According to the long-held media consensus, buttressed by Democrats' repetition of their preferred narrative, Republican Sen. Dean Heller of Nevada was supposed to be the most vulnerable incumbent in Congress' upper chamber this cycle. There's no question that he's in a tight race, and both parties are pouring resources into the Silver State battle; President Trump was just in town, as was former president Barack Obama. Heller may well lose if Nevada's blue-ish hue asserts itself, with an assist from Harry Reid's in famous political machine. But as of this writing, the GOP Senator holds a slim lead in the RealClearPolitics polling average, edging his challenger by a slim 1.7 percentage point margin. He could win this race. He is certainly not the most endangered US Senator fighting to retain his or her seat.
In North Dakota, Democratic Sen. Heidi Heitkamp started to fall behind Republican Kevin Cramer months ago in private polling. Then she voted against Justice Kavanaugh, offering an exceedingly weak explanation for ignoring the overwhelming will of her constituents. Then, in a disastrous attempt to tag Cramer as insensitive to abuse victims, Heitkamp ran an ad that both outed a number of assault survivors without their consent (putting some in danger), and wrongly identified a group of other women as victims. It was a genuinely stunning screw-up, prompting a round of abject apologies, then subsequent misleading spin. The race, some observers speculated, was over. A new poll suggests...pretty much, yeah:
That's the third consecutive survey showing Heitkamp trailing by double digits. Meanwhile, in a recent analysis, I mentioned that my sources said that the Indiana Senate race was starting to trend red, too. A pair of new polls (one internal, one public) appear to confirm that intel. Mike Braun's campaign released their own data showing him leading Sen. Joe Donnelly (also a Kavanaugh "no") by four points (44/40), along with a detailed memo about how the contours of the contest favor their candidate. Then this poll dropped:
In each of these last two data points, the incumbent is mired in the low-40's, which isn't a healthy spot. National Journal's Josh Kraushaar looks at emerging, if very modest, Republican leads in Arizona and Missouri and assesses the lay of the land two weeks out from election day:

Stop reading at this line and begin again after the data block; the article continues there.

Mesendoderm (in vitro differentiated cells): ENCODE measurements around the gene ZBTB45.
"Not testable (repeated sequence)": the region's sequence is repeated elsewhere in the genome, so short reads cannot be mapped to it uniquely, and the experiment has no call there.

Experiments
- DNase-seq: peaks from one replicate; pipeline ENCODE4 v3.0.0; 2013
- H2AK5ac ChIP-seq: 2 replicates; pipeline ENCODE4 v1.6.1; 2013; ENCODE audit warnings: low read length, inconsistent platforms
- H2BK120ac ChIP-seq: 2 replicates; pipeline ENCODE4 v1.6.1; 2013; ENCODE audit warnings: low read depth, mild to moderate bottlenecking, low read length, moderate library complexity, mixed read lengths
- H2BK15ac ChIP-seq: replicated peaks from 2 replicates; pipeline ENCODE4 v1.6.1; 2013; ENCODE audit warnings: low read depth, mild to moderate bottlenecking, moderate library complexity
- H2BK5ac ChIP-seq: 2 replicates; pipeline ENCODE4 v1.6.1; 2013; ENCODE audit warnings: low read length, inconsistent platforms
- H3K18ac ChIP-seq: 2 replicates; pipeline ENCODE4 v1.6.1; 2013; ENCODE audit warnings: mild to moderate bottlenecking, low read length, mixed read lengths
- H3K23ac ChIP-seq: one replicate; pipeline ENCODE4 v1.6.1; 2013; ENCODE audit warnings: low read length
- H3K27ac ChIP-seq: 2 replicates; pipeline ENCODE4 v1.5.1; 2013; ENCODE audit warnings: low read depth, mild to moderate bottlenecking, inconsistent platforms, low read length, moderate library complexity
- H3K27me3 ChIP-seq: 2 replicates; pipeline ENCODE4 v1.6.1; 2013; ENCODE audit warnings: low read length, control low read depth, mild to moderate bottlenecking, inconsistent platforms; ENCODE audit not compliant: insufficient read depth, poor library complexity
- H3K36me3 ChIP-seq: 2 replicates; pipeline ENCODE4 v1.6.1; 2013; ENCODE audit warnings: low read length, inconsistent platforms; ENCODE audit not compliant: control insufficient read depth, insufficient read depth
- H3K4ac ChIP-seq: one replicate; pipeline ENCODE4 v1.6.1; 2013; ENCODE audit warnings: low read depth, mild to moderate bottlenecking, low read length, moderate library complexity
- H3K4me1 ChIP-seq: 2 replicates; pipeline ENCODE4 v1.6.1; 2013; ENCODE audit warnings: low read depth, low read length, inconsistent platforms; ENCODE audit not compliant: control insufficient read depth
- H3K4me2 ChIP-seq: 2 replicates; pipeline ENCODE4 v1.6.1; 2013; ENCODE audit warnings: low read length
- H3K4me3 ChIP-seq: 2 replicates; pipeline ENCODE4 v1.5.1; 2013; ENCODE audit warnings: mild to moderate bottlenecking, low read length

Arizona still looks like a pure toss-up, but internal numbers show Josh Hawley in a (relatively) safer position against Claire McCaskill. Incidentally, the averages in Texas and Tennessee have the Republicans up seven and six-and-a-half points, respectively -- and it doesn't look like Democrats have much of a shot at all in Mississippi, in case anyone was curious:
By the way, why would Kraushaar imply that Democrats are favored in Florida and Montana? A duo of new Sunshine State polls give Democrat Bill Nelson a decent lead, exceeding 50 percent support in each. Republicans insist their numbers are much better, with Rick Scott's campaign releasing an internal showing him at 51 percent and ahead by five points. But it's not terribly reassuring when a candidate feels compelled to release his own data to contradict multiple public polls -- although one fresh survey has Scott ahead by one point. And the latter race remains very close, with incumbent Jon Tester clinging to a small advantage, within the margin of error. The GOP still believes Montana is eminiently winnable, as evidenced by scheduled campaign stops and a hefty new ad buy from the Senate Leadership Fund out there:
I'll leave you with Ted Cruz rallying a huge crowd in Houston with President Trump last night, both of whom hammered on the economy, judges (Kavanaugh mentions elicited major reactions) and immigration in firing up conservative voters: